NetIQ Access Manager is a great product. One of its strong points is the extensibility in terms of look ’n feel, authentication and other customizations.
An area with less flexibility is the user data, especially when working with SAML. Access Manager generally assumes that the data in your LDAP directory has the format you need.
Many customers at some point realize that the data they have in their LDAP directory is not exactly what they need for their NAM implementation. For example, a SAML Service Provider may expect your username attribute to be of the form
<user>@<domain> while your LDAP directory only contains
<user>. Or, simply, your users have the
manager DN attribute populated, but you need to pass the manager’s full name instead of the raw DN.
Of course the LDAP schema can be extended in these cases, and an IdM system backing up NAM may be a great help. But many times this is a lot of overhead for just a small data transformation issue. Why not use Access Manager’s extensibility for this?
Enter the ConditionalData extension. This extension allows you to specify rules that manipulate the LDAP user data to the format you need, at authentication time, for the duration of the user’s session only.
This extension comes as an authentication class that is executed at each login. It allows conditional rules that can transform user data and write the result into a temporary user attribute in memory.
The overall rule syntax is a single line with element name and content separated by a colon, where the content is delimited by double quotes.
A sample rule may be:
condition: “not( ( ou = 'sales' ) )”,
action: “concat( sn, ', ', givenname )”,
The above rule will fire on all users that are not in sales, and then concatenate the user's surname and givenname separated by a comma. The result is stored in the temporary attribute myFullname which can be used in other policies. You can just add this name as an LDAP attribute in NAM.
Firstly, you need to download the conditionaldata extension ZIPfile containing the authentication class and JSP page.
The second thing to do, is to upload the JAR file to the IDPs that require it, into the WEB-INF/lib directory of the nidp webapp. For NAM 3.2 and higher the location is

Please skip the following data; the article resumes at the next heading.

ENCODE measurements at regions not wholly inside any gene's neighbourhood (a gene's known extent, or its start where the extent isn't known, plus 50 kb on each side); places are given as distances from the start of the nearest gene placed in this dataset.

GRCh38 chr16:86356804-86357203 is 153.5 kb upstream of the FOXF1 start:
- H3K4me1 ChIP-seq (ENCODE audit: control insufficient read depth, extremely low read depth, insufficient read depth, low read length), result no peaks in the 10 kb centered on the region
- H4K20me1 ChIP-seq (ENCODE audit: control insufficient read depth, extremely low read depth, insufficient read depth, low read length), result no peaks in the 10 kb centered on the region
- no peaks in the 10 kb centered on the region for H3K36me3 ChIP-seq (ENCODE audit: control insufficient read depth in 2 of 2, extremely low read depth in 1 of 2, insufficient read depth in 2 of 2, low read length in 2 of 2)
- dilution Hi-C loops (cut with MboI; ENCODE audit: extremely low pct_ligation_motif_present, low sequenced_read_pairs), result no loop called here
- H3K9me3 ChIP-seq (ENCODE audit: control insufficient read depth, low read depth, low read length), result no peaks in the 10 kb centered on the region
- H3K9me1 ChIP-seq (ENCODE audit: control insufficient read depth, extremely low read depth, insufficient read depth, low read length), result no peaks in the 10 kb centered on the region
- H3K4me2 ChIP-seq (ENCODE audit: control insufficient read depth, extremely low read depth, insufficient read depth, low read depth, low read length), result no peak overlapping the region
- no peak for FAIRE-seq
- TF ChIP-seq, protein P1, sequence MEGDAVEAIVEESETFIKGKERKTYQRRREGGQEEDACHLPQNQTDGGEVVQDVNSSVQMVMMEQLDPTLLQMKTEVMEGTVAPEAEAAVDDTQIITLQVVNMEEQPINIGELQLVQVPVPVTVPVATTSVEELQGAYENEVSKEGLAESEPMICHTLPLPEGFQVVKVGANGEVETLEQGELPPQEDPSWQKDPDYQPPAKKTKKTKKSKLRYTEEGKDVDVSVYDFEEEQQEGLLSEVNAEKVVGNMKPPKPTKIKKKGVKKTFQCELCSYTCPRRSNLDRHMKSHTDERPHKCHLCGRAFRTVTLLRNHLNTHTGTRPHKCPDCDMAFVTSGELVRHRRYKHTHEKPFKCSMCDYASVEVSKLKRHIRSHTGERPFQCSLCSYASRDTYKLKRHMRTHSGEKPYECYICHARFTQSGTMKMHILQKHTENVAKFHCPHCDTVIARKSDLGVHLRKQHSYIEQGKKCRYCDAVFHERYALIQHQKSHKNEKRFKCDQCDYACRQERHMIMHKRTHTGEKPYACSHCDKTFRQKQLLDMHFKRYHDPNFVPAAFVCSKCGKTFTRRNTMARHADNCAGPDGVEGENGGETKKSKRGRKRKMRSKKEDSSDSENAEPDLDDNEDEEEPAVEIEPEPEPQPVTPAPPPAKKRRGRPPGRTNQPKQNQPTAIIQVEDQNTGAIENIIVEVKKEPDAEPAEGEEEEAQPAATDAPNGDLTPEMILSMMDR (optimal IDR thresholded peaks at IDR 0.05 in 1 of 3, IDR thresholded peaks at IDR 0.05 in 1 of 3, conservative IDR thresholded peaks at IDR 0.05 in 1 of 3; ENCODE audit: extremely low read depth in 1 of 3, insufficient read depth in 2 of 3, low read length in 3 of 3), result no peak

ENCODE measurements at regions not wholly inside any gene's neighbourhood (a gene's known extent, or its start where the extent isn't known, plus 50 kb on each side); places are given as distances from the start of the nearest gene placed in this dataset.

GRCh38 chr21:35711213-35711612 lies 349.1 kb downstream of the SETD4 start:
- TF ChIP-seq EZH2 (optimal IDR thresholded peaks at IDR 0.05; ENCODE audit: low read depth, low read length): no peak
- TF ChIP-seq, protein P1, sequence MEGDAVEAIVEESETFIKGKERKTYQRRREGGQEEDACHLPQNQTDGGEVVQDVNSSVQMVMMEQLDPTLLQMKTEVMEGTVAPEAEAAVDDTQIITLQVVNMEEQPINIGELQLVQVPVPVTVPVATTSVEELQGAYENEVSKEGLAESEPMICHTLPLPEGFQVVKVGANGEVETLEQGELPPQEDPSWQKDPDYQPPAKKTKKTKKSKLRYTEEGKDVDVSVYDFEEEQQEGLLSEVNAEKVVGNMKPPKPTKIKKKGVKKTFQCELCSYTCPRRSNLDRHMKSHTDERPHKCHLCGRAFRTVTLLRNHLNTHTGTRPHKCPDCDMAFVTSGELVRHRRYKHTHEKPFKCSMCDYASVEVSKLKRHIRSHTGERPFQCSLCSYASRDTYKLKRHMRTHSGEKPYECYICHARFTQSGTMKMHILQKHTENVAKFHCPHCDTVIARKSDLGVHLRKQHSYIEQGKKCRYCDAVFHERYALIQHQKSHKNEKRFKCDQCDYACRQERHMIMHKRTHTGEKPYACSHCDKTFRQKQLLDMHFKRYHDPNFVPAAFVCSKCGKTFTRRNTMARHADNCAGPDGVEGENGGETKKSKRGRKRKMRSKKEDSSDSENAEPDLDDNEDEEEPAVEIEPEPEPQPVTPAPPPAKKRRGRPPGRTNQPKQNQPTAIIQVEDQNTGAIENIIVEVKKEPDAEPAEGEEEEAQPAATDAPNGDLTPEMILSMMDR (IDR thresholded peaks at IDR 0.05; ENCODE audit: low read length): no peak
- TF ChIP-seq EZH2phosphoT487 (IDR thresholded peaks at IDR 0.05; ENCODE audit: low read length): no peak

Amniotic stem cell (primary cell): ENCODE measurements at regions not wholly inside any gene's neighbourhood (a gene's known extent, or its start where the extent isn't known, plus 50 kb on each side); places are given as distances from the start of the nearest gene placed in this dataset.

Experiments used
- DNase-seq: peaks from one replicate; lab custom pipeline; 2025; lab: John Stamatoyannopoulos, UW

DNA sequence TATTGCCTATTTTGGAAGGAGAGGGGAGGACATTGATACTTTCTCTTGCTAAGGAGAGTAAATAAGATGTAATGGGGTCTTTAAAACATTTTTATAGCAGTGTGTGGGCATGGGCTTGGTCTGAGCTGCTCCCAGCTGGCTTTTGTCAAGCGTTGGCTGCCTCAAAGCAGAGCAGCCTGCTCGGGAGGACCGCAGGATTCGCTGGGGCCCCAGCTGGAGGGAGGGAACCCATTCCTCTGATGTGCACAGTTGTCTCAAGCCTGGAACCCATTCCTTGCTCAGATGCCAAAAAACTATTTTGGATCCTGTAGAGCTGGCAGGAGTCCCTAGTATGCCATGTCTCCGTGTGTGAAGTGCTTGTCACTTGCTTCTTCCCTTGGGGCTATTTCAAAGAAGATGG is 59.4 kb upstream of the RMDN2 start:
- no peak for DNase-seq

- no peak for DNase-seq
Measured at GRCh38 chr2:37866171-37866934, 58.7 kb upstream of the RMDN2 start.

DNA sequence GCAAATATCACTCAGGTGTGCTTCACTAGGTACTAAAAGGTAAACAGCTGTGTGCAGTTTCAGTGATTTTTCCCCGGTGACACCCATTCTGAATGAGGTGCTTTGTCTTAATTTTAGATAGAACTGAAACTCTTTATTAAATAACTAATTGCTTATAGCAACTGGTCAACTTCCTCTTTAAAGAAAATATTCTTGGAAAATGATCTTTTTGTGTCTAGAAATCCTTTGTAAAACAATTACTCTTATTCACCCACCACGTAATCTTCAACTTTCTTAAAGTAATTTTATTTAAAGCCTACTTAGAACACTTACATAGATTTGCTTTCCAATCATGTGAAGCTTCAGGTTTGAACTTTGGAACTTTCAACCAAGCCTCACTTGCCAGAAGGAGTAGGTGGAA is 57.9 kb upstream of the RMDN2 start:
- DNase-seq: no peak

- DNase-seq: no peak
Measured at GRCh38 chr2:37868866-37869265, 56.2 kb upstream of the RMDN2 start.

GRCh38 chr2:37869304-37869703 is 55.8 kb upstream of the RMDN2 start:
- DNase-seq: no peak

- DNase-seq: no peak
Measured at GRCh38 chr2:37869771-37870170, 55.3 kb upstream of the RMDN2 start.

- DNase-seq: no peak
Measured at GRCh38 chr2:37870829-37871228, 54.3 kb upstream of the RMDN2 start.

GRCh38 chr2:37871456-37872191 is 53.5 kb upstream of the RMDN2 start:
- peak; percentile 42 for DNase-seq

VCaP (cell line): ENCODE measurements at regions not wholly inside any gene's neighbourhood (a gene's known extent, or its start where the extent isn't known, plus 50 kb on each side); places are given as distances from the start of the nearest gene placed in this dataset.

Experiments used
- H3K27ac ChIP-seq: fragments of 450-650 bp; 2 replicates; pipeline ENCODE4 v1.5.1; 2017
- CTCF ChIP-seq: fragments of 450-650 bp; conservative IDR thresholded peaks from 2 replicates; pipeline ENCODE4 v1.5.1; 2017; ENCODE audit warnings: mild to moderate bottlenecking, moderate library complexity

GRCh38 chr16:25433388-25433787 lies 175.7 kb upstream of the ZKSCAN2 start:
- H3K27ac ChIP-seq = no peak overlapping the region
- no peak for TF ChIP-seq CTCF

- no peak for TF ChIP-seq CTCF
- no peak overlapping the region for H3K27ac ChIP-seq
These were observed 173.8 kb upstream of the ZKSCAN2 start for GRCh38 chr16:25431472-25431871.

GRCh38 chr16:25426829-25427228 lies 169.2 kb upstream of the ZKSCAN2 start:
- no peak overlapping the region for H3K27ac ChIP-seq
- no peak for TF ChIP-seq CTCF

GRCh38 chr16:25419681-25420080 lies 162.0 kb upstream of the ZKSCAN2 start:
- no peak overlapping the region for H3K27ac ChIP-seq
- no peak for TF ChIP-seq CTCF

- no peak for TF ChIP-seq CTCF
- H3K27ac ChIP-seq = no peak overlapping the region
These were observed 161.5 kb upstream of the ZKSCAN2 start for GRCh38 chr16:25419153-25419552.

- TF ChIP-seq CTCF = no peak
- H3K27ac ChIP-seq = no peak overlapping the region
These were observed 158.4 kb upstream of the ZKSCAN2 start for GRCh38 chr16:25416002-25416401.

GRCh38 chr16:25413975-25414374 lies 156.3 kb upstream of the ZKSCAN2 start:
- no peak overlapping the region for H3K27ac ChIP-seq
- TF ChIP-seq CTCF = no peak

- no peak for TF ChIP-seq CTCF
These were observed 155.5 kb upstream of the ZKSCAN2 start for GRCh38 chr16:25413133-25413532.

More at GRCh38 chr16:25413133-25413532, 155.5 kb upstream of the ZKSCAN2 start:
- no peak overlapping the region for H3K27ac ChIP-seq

/opt/novell/nids/lib/webapp. If you want to use the debugging feature using the intermediate JSP page, upload the
rule-debug.jsp page to the IDPs that require it, into the jsp directory of the nidp webapp.
A restart of tomcat is required to load the extensions.
After restarting, the new authentication class may be configured in the Administration Console:
nl.idfocus.nam.authentication.ConditionalDataas the Java class path and choose Next
truewhen debugging the rules, together with
RULE_<number>as the Property Name for each rule
ConditionalDataas the Class
Note: rules specified in the Method properties are also applied. This allows you to specify a different set of rules for each contract. More on this in the next article.
Rules must at least have an
action and a
destination. Optional components are a
condition and a
disabled boolean flag (eg. disabled: "true"). Everything supports multi-valued attributes; from comparisons in the condition to concatenation of values in actions. When the result of an action is multi-valued, a multi-valued temporary attribute is created as the destination.
Everything that is not an action is treated as either an attribute name or, when enclosed in single quotes, a literal string. The words condition:, action: and destination: are treated as labels and the following data enclosed in double quotes as their content.
There are several options and many different actions available in this extension. The complete list is contained in the upcoming documentation which will be published in the follow-up article.
A selection of actions is listed below:
concat( a, 'b' )concatenate attribute a with literal string b
dn( a, b )lookup attribute b from the DN value of attribute a
replace( a, 'b', 'c' )replace all occurences of string b in attribute a with string c
substring( a, '0', '5' )return the first 5 characters of (all values of) attribute a
join( a, 'b' )join all values of attribute a into a single string, separated by string b
split( a, 'b' )split the value(s) of attribute a into multiple values using string b as separator
Important to remember is that almost all actions can be nested to accomplish what you need. An example may be, to concatenate two attributes that come from a DN lookup in a similar fashion to our very first example:
concat( dn( manager, sn ), ', ', dn( manager, givenname ) )
In the second, follow-up article, we will go into more detail regarding the conditions and actions. Also there is an "external data” extension for IDP external attribute configurations which will be covered. Stay tuned!